Literacy is a great way to build language with all children, including children who use augmentative and alternative communication methods. Augmentative and Alternative Communication (AAC) is an umbrella term used to describe forms of communication that are not verbal speech. It can be gesturing, pointing to a picture, writing, pressing buttons, and/or using a speech generating device. There is a strong connection between literacy and language skills. Working on communication, reading, and writing is mutually reinforcing. Even if your child is not using their AAC device consistently, you can begin teaching literacy skills now by using shared reading techniques and predictable chart writing.
Shared reading is an interactive process in which a child joins in or shares the reading of a book with adult guidance and support. Shared reading builds vocabulary and basic communication skills, develops concepts about print, and teaches the purpose and pleasure of reading. The focus of shared reading should be on interacting with your child and making meaning. Here are some tips for shared reading:
- Read the page
- Make a brief comment
- Model it on the AAC system
- Wait and give your child at least 5 seconds of processing time
- Ask a question
- Wait expectantly for a response
- Gesture toward the AAC system if needed to encourage use
- Honor any response
- Repeat or expand upon their response
- Wait for more communication
- Let your child complete a phrase with their AAC system
- E.g. If reading “Brown Bear, Brown Bear, What Do You See?”, you can say “Brown Bear, Brown Bear, What Do You…” and then model “see” on your child’s AAC system. As you read the book, you can fade your cues and wait expectantly for your child to use “see” independently.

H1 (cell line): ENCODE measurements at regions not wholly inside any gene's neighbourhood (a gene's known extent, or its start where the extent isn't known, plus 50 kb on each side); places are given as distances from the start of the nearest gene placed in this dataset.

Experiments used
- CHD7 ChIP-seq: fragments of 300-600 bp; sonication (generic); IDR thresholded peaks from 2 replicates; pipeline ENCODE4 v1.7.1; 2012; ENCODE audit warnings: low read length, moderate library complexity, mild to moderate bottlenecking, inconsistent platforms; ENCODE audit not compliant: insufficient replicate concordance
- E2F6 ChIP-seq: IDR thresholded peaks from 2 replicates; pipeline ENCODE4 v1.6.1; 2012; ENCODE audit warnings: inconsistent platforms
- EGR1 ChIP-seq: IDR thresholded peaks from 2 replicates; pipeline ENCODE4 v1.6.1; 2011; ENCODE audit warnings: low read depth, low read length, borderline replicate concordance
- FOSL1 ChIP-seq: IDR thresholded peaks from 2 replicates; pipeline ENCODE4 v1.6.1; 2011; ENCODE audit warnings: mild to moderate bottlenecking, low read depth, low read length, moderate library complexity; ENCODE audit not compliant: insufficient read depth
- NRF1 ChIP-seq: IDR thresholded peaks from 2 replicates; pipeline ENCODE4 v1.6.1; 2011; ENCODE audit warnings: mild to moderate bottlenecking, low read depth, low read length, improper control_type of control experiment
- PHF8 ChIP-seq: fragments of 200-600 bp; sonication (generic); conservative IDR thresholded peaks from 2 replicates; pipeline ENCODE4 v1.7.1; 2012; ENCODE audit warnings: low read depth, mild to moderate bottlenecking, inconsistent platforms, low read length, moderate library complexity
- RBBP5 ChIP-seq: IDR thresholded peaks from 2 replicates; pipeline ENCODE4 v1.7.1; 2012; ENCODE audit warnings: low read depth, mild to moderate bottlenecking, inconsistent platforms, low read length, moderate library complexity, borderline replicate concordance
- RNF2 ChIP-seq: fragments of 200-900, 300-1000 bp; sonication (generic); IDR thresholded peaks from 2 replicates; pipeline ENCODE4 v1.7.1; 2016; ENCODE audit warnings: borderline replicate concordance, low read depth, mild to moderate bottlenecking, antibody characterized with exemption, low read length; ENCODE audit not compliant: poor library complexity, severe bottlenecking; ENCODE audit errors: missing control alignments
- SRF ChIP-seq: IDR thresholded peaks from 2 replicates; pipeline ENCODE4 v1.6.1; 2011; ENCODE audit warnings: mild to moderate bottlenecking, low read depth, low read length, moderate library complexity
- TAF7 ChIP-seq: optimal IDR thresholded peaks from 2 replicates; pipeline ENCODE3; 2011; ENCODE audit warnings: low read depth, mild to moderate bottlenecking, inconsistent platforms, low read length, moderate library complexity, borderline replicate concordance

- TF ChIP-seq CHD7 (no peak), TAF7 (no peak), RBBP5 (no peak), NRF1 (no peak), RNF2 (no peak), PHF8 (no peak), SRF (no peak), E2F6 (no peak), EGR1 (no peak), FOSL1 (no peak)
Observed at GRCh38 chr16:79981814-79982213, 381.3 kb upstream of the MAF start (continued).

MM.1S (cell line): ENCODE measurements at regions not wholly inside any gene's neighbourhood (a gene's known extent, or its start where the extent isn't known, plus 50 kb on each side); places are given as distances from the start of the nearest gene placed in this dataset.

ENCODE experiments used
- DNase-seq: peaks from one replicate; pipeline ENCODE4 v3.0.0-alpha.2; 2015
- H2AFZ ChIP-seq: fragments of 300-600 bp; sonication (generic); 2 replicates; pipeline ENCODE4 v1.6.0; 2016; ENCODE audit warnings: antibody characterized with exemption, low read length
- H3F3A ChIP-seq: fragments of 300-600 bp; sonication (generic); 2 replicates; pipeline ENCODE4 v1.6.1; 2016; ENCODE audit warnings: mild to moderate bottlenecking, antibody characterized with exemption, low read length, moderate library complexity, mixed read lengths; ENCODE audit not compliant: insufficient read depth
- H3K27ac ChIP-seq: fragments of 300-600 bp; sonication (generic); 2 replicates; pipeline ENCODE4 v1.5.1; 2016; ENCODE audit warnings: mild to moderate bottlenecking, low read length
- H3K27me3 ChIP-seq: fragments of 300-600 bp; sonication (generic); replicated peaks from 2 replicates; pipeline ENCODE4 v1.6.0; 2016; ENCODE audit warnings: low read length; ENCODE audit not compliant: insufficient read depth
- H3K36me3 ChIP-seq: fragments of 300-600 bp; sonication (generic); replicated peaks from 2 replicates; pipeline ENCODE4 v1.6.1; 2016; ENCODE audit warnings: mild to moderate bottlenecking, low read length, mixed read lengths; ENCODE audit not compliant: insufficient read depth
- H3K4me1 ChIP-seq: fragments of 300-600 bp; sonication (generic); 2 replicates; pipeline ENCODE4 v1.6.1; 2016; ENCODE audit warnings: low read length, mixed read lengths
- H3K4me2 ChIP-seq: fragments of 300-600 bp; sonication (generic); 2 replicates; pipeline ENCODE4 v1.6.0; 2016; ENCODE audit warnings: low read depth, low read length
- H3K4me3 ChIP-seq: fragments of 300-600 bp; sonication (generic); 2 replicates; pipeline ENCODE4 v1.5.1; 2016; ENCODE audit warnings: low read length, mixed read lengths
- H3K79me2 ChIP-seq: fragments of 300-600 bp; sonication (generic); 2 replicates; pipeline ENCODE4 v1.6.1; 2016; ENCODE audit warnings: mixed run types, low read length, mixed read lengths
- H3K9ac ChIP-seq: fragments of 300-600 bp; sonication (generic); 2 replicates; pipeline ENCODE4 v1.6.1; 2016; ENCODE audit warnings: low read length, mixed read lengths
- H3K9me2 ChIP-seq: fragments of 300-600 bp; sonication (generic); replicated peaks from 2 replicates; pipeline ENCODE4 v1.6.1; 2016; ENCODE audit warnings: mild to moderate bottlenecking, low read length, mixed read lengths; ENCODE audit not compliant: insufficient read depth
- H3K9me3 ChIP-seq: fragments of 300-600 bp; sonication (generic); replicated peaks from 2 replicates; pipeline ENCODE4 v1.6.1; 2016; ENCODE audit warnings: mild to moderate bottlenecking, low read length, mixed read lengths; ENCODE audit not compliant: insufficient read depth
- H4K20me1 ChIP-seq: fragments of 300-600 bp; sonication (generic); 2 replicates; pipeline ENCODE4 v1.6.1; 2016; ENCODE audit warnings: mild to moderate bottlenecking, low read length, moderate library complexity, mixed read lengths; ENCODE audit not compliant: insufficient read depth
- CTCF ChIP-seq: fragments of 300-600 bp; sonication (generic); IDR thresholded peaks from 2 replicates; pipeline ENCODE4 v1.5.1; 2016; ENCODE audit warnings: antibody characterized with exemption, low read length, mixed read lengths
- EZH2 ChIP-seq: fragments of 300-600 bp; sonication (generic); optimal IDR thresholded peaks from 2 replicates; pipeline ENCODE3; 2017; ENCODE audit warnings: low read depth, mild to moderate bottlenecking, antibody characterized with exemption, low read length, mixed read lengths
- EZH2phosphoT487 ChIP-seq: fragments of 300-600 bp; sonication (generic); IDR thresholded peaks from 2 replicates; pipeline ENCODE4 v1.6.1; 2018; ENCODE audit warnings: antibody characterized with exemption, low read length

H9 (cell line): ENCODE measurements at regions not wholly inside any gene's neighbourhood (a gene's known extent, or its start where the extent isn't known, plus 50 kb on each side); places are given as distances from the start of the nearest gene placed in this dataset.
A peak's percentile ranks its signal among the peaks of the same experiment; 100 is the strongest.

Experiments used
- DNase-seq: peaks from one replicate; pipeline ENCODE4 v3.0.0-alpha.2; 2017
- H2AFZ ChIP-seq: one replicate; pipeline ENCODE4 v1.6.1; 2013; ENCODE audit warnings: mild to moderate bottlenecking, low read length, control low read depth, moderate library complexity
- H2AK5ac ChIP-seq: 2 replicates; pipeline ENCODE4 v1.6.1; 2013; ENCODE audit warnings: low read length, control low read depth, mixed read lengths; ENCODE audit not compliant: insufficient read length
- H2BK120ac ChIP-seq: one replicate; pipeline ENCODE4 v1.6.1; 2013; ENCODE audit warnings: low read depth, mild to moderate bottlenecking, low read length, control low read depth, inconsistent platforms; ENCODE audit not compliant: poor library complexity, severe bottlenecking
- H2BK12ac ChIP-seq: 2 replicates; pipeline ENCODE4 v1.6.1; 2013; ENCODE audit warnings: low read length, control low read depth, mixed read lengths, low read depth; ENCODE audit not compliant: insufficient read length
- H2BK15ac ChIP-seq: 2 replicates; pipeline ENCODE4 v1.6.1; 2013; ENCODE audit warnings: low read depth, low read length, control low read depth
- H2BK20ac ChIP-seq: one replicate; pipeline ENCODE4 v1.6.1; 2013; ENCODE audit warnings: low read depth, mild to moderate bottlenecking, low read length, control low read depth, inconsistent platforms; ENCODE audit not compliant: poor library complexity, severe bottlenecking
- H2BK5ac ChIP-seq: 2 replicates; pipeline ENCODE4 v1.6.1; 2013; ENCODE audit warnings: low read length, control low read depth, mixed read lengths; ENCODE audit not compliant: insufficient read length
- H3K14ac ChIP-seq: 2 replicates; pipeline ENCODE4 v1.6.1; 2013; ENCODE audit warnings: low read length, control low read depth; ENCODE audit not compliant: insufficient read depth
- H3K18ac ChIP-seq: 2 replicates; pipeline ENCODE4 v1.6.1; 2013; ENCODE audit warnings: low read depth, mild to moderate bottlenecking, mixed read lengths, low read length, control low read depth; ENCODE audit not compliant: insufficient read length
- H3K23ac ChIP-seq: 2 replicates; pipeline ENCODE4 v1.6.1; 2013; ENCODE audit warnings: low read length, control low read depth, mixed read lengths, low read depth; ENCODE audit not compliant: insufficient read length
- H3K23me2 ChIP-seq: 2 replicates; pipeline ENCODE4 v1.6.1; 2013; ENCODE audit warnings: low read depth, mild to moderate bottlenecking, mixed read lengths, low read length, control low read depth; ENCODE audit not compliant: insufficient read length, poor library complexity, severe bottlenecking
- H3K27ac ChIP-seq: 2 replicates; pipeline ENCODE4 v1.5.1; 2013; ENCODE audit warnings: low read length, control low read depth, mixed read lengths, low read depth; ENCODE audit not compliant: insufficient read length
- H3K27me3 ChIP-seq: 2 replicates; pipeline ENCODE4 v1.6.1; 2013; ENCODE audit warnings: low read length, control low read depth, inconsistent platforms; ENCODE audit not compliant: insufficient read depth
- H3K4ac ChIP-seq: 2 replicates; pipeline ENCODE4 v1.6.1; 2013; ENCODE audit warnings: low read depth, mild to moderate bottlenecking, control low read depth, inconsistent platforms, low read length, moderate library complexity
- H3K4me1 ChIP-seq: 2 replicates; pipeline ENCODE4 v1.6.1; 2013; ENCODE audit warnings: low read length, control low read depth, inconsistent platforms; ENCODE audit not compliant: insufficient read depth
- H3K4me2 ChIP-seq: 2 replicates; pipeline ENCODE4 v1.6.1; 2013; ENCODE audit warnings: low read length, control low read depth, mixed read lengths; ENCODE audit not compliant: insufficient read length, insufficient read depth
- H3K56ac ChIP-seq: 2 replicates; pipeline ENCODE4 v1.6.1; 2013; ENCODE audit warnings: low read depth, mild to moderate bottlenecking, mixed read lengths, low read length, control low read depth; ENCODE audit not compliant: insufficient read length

- Recall events or other information from the story
- E.g. “Tell me other animals in the story.”
- Open-ended questions
- Ask open ended questions
- E.g. “Which animal is your favorite?”
- Ask wh- (who, what, where, when) questions
- E.g. “What color is the dog?”
- Ask your child questions that are related to the book and their life
- E.g. “Do you have a cat?”
Pick a book that is short, engaging, relatable, and at an appropriate language level for your child
Predictable chart writing is a writing modeling technique that builds successful writing skills, even if a child is unable to speak or hold a writing instrument. Here is how to use it:
- Write a chart on a meaningful theme with a core based “sentence stem”.
- E.g. Write “I like _____” multiple times and add some sample endings, such as “I like chocolate.” Help your child brainstorm other items that could complete the sentence, such as “dog,” “playdoh,” etc.
- Re-read the chart.
- After the sentences are complete, re-read the sentences you and your child created together multiple times. Make sure to highlight the difference between each word in the sentence by pointing, clapping, or counting.
- Cut the chart into sentence strips.
- Make the sentence.
- Cut each sentence into individual words and help your child recreate the sentence. As your child manipulates the different words in the sentence, read it to them while pointing as a way to teach that reading goes from left to right. At the end, be sure to model the correct form of the sentence.
- Make a book.
- Your child can help glue the sentences and pictures of their favorite things into a book you can re-read over and over.
If you have questions about AAC, shared reading, or predictable chart writing, please reach out to your therapist. Emerge plans to offer an AAC & Literacy Group this summer and we would love the opportunity to work with your child!